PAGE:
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what different from what you will find elsewhere. I will point out, then, what it will be well to avoid, rather than describe what you should attempt.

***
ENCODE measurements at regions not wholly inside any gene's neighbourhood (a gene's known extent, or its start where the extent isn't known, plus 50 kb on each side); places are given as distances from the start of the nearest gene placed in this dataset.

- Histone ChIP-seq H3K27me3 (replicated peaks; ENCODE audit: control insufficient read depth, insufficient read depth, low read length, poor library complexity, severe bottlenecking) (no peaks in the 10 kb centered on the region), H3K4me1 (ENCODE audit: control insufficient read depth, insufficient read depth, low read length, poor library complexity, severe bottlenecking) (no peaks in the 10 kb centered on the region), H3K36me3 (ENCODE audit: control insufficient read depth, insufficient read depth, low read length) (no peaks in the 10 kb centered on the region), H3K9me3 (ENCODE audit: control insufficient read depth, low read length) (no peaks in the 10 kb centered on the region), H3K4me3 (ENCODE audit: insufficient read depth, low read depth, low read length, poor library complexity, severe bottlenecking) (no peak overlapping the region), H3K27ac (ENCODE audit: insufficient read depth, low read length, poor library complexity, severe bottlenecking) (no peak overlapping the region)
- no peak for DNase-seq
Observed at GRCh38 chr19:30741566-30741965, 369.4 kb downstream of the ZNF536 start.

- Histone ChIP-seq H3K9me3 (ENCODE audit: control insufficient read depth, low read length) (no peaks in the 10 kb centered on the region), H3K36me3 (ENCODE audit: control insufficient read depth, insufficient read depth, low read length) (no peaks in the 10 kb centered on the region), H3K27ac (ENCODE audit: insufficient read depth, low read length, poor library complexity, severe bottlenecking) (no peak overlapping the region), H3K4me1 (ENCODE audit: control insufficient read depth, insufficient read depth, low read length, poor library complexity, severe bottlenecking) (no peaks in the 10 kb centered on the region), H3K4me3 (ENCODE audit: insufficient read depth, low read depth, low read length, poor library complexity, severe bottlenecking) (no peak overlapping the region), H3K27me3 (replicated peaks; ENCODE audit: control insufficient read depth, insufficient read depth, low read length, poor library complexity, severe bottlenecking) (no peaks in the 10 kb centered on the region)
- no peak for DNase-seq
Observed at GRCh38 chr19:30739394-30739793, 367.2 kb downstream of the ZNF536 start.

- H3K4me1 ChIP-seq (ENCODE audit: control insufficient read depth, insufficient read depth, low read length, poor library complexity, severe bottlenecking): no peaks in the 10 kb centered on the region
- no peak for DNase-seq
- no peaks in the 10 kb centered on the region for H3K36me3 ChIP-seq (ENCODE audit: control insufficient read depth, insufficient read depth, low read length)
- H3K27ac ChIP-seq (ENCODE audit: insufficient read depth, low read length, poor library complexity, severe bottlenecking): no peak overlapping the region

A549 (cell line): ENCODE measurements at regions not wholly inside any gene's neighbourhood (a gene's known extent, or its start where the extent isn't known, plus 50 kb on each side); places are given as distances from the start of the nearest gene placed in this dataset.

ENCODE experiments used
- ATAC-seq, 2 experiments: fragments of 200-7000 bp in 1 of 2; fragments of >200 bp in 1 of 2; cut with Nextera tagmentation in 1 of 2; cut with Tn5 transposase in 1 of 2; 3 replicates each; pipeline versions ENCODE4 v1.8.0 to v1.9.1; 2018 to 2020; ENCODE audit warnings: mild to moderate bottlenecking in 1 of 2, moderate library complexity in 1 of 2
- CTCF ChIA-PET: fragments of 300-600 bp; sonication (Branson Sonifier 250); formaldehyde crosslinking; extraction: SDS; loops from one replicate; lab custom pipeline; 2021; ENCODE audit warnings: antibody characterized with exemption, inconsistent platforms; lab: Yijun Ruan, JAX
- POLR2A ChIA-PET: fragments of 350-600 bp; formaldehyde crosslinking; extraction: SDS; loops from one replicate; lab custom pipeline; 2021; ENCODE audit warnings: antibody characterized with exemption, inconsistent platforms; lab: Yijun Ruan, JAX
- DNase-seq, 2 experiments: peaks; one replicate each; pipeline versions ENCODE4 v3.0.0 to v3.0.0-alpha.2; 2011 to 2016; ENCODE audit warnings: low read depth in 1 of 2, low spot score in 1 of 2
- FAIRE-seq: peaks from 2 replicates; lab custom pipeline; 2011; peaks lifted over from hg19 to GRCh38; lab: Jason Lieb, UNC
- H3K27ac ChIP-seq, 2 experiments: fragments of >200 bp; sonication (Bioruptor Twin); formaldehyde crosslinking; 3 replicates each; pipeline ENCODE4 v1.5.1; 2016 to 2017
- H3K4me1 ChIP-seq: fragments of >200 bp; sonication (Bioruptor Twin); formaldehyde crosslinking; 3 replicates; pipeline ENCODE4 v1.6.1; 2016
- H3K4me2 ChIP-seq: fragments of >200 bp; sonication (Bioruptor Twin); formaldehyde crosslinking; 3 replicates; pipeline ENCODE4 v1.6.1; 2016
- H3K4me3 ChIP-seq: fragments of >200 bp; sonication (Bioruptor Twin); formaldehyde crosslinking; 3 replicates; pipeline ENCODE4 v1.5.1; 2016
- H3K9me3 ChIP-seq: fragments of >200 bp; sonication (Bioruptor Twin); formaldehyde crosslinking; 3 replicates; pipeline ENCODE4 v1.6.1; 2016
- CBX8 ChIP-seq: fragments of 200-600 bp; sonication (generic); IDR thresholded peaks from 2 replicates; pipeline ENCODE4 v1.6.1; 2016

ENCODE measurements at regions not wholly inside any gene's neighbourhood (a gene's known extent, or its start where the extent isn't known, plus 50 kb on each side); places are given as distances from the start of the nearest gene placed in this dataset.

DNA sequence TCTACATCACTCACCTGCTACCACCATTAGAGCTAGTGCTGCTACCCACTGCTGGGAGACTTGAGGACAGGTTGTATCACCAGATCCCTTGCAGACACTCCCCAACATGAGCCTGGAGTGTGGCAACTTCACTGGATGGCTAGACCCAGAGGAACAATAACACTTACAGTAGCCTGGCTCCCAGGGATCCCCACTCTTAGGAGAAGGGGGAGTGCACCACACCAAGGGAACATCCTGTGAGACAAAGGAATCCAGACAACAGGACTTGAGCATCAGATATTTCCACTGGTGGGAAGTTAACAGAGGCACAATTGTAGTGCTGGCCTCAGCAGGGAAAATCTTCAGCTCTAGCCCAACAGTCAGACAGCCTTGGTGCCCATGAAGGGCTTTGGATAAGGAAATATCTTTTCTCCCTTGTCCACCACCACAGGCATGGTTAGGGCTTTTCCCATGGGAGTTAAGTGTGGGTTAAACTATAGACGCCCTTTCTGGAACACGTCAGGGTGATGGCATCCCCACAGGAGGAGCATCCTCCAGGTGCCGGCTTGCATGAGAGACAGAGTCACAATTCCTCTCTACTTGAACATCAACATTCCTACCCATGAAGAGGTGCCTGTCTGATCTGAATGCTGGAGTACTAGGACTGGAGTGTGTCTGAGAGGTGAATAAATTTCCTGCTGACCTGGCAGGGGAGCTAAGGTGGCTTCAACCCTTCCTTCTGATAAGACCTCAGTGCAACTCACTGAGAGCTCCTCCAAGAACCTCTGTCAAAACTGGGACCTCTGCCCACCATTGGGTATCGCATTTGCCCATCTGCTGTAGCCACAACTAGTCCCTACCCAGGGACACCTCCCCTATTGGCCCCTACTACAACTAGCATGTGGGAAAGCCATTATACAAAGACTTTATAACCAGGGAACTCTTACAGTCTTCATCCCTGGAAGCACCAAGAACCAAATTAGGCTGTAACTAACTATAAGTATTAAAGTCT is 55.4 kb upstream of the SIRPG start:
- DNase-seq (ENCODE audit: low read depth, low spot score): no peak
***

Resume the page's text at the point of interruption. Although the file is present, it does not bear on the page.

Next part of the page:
Let me begin by entreating you, if you would lead the devotions of others with profit, to avoid length in your prayers. Be short. It will be far better for you to leave off when others wish you to go on, than to go on when others wish you to leave off. Many excellent prayers are spoiled by their length, few by their brevity. Many persons have found their devotional feeling diminished, because the speaker has unduly protracted his petitions. It is related that Whitfield once said to a friend on their rising from prayer, “You prayed me into a good frame, and you have prayed me out of it.” Many others could make the same remark. Perhaps you think this is a very easy suggestion to carry out, and wonder how it is that good men are often so very verbose. I think I can tell. There seems to be a prevailing idea that it is necessary to pray for everybody and everything that can be thought of, and that a prayer is deficient if certain persons or subjects are not alluded to. Now this is a mistaken idea, and leads to the perpetration of a mistake in the length of the prayer. There is no necessity at all why one should exhaust all the topics which may be suitably referred to in thanksgiving or supplication. Some should be left for other persons who may follow. And this reminds me that it seems to be thought necessary to bring in some reference to certain important and fundamental doctrines on every occasion when prayer is offered. So that in our addresses to God we are hampered by our theological systems—very good in their place, but certainly not good when a man feels that he must pray according to them, or have his orthodoxy questioned. Then, again, I dare say you have observed how some persons return to the same subject again and again in the same prayer. They have not said enough about it, or they have not said all that was proper about it. Or they go on from one subject to another evidently with little true devotion, because they must go on. It seems like praying against time, or like praying with the hope that a decent prayer will be made up by the time the speaker comes to an end. Now the remedy for this is some little forethought and preparation. If I am right in my suppositions, you will see how it is that good men are sometimes unreasonably long ;-and the explanation will give you very good reasons why, in the circumstances I have alluded to, they should be particularly short. If length is to be avoided when the prayer is chastened, devotional, and profitable, it is much more to be avoided when the prayer is undevotional and unprofitable. Let me add also, while speaking about length, that you will find it improve the quality and